>Sometimes that Just happens. It can be down to the weather, the paint, the distance you hold the can from the mini, a lot of things. most commonly though, a powdery finish is caused my particles of paint drying on the way to the mini, was it hot when you primed? wait till it's cooler, or hold the can closer.

and:

When it comes to spray primers - they are too touchy (same with spray sealers). If the model has got to be really nice and you don't want to run the risk of ruining it before you begin - or when you end - paint prime with non-diluted gray/white/black Gesso and paint seal with non-diluted well shaken Matte Varnish. I love the convenience of sprays myself, but for army commanders and characters I take a spray-less approach.

and

I use gesso to undercoat miniatures. It's the undercoat you use for proper acrylic paintings. (Using Google Images for 'Gesso warhammer' brings up some good examples). You can buy Gesso in black or white; and thin it with water as with regular acrylics. Or you could just use regular white acrylic paint and thin it with water. I based my miniatures that way for years.

Hope this inspires!

Mike

4 comments:

  1. I had a big problem with grainy primer.

    the main thing that fixed it was switching brands, but also check the local humidity and only priming when it's low. I'm in florida so I have to prime inside.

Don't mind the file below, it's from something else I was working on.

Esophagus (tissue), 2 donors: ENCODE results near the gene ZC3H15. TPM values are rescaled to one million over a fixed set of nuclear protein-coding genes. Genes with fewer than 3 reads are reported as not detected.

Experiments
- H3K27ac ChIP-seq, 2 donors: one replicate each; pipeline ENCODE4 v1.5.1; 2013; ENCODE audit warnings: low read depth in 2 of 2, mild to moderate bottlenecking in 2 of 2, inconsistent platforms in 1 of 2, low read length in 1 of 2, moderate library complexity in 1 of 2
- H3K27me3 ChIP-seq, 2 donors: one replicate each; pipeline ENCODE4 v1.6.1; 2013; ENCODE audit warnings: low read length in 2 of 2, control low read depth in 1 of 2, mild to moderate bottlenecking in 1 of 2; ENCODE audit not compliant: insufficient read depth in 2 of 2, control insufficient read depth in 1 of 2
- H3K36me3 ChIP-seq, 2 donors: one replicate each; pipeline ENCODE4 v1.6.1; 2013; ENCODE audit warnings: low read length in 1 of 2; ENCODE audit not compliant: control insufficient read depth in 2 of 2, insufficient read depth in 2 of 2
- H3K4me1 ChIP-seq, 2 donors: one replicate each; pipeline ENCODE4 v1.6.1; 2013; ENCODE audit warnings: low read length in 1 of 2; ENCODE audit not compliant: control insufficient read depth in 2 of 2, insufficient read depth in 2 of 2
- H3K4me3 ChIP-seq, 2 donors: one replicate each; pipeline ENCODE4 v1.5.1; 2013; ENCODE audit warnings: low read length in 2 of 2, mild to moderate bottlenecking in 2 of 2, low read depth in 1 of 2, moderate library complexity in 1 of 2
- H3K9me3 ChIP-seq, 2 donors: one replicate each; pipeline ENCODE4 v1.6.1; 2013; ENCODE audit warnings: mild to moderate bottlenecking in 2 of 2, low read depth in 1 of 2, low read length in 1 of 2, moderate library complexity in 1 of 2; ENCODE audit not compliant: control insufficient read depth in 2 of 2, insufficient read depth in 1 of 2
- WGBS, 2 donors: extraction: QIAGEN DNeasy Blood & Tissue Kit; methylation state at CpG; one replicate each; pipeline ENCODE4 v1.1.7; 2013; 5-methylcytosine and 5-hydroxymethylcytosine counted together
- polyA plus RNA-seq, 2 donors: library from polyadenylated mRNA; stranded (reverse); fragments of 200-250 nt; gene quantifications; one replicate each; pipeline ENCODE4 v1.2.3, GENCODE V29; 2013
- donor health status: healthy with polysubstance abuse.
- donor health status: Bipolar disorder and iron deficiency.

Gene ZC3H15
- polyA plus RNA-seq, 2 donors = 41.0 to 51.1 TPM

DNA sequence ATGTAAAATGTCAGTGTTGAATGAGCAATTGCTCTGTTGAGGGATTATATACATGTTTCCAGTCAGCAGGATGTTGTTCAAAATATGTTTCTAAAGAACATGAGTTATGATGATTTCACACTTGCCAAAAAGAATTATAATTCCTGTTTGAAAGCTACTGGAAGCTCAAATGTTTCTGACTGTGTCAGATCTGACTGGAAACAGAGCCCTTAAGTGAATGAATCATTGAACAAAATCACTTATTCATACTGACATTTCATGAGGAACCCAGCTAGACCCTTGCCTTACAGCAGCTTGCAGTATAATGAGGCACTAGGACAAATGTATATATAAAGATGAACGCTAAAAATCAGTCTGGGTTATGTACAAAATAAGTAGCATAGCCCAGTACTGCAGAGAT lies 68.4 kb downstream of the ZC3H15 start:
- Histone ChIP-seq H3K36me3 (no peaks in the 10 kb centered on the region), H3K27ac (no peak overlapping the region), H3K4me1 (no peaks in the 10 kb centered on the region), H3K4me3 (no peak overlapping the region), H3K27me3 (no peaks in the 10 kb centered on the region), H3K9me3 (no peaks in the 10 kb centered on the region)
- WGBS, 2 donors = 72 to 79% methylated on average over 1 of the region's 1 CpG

Also, changing primer brands can help. I use Krylon. Armory is not great primer I had HUGE problems with it. Also, the distance at which you prime can have an effect. If you hold the can too far the primer can partially dry before it gets onto the model.

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  2. I just found Clear Gesso at Michael's a couple days ago and remembered it when it fell down from my shelf while I was setting up the new air compressor for my airbrush. I'm curious as to how it will perform as a primer when mixed with an acrylic color. I will give it a try sooner or later.

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  3. Now, I tried using some white Gesso for priming my metal miniatures, but I found that it filled in small details (chainmail an obvious example). It was the only kind available in my local paint store. Are there different types of Gesso available? I believe this type of gesso was mainly meant for priming canvas.